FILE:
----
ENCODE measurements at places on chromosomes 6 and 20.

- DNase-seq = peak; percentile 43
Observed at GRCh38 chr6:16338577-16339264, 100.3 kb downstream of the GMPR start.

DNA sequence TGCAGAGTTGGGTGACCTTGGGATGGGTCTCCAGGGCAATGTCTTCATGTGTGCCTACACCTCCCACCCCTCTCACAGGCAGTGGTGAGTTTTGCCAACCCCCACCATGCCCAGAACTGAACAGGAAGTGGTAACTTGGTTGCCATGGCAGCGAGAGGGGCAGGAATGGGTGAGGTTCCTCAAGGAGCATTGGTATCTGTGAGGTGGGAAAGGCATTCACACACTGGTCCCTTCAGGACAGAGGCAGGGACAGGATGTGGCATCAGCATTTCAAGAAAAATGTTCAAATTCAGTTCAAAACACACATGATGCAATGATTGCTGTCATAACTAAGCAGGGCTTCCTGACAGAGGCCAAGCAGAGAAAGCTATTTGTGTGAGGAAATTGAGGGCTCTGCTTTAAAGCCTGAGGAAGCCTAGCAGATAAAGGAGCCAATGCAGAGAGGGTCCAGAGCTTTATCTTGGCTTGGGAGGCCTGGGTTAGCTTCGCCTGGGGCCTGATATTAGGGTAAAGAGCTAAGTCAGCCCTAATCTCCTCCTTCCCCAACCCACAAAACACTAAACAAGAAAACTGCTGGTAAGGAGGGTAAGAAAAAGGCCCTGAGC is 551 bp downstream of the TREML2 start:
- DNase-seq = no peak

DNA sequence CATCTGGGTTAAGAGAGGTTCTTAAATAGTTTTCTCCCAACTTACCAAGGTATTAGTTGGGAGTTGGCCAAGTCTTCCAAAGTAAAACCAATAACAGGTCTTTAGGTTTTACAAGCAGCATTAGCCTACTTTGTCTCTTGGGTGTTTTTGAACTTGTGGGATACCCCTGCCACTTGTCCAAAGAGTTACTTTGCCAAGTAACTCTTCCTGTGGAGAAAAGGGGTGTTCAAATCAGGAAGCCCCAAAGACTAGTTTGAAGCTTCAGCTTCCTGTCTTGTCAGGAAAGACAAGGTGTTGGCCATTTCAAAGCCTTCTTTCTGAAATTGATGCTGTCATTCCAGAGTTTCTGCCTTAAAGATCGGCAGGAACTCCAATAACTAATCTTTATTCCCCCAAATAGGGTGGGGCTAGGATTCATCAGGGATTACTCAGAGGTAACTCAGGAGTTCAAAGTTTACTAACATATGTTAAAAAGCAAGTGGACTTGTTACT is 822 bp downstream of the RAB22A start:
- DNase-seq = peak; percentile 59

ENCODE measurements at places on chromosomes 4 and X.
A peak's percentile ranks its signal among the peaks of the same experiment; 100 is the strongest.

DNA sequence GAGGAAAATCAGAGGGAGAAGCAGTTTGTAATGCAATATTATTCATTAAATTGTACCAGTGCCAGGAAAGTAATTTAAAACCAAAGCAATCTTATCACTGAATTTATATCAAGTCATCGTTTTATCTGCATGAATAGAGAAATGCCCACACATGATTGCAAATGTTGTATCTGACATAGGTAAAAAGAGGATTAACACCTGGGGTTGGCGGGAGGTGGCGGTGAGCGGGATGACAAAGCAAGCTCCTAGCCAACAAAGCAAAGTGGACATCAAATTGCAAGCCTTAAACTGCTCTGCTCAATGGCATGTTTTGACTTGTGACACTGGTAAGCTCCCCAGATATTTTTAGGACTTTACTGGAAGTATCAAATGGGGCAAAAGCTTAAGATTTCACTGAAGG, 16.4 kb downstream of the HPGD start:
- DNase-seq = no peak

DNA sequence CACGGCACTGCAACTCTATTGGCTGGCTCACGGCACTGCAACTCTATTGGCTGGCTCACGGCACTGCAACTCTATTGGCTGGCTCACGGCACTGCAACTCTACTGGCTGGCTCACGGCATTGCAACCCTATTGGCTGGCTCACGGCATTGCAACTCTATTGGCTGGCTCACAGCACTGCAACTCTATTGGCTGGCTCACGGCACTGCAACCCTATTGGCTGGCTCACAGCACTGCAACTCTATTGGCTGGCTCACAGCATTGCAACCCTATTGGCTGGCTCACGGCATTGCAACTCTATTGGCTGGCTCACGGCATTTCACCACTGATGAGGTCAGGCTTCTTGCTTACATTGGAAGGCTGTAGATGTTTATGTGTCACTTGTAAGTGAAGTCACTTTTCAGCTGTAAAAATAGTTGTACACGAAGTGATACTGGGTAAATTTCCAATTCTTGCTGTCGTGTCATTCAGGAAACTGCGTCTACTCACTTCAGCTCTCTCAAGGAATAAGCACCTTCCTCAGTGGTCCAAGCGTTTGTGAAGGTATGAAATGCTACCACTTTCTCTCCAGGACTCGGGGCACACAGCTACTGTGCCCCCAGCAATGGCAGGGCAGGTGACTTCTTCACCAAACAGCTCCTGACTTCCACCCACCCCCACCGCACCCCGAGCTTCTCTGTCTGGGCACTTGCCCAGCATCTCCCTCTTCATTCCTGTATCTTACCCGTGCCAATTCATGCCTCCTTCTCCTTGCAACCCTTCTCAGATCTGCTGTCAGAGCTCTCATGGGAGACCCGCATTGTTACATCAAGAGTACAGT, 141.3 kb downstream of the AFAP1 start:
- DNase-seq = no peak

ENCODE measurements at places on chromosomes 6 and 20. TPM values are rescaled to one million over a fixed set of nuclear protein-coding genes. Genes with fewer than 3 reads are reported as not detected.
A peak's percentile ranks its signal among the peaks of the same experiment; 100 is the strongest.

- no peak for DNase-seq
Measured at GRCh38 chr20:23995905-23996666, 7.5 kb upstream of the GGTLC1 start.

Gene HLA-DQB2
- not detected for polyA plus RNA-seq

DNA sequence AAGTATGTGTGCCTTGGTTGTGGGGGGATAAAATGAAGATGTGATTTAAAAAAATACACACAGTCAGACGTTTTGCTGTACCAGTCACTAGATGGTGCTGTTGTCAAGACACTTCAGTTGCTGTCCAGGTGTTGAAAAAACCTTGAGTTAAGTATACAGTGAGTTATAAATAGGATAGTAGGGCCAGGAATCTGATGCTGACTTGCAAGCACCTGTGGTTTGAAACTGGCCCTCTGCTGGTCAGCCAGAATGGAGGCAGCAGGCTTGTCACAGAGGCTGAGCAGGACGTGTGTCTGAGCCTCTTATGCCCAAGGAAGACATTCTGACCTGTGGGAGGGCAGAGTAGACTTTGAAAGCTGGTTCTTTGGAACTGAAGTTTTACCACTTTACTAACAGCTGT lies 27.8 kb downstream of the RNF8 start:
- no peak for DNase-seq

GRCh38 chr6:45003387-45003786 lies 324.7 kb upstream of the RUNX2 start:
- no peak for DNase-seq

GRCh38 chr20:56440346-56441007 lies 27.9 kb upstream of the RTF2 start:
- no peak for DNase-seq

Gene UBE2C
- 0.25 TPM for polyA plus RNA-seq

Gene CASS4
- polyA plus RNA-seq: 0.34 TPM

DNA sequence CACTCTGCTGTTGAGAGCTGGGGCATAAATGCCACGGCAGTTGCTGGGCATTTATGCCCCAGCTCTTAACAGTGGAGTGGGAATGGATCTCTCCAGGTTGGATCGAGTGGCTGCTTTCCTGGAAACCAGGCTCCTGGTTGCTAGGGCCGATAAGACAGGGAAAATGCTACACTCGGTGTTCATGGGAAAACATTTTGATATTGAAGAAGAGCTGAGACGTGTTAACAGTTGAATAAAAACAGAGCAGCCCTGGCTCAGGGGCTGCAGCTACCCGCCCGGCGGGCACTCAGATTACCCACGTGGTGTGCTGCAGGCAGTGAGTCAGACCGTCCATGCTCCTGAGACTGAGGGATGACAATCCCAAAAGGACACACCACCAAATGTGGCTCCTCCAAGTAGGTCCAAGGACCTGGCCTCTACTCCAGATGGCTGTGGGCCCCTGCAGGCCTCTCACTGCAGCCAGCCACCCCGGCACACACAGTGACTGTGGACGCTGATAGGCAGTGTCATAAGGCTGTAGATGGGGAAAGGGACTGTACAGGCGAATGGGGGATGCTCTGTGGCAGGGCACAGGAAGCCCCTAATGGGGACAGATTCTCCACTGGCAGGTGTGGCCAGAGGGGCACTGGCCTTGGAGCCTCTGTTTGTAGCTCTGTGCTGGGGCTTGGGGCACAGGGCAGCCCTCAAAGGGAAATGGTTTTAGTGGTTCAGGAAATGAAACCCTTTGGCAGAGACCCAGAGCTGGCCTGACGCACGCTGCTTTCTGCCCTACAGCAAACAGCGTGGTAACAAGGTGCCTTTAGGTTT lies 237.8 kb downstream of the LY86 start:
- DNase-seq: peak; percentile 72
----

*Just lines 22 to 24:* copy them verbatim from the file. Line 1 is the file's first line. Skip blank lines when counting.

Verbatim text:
GRCh38 chr6:45003387-45003786 lies 324.7 kb upstream of the RUNX2 start:
- no peak for DNase-seq

GRCh38 chr20:56440346-56441007 lies 27.9 kb upstream of the RTF2 start: